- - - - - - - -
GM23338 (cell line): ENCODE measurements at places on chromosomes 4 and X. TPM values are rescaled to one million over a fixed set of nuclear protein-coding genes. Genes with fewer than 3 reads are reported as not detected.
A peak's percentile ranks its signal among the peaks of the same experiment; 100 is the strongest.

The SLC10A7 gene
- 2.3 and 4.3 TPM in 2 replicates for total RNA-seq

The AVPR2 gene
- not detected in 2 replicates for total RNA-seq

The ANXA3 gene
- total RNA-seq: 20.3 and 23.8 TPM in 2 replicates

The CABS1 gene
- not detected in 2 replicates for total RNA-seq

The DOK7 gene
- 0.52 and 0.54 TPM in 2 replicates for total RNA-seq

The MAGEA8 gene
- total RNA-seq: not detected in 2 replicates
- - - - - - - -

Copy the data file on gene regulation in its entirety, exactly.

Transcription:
GM23338 (cell line): ENCODE measurements at places on chromosomes 4 and X. TPM values are rescaled to one million over a fixed set of nuclear protein-coding genes. Genes with fewer than 3 reads are reported as not detected.
A peak's percentile ranks its signal among the peaks of the same experiment; 100 is the strongest.

The SLC10A7 gene
- 2.3 and 4.3 TPM in 2 replicates for total RNA-seq

The AVPR2 gene
- not detected in 2 replicates for total RNA-seq

The ANXA3 gene
- total RNA-seq: 20.3 and 23.8 TPM in 2 replicates

The CABS1 gene
- not detected in 2 replicates for total RNA-seq

The DOK7 gene
- 0.52 and 0.54 TPM in 2 replicates for total RNA-seq

The MAGEA8 gene
- total RNA-seq: not detected in 2 replicates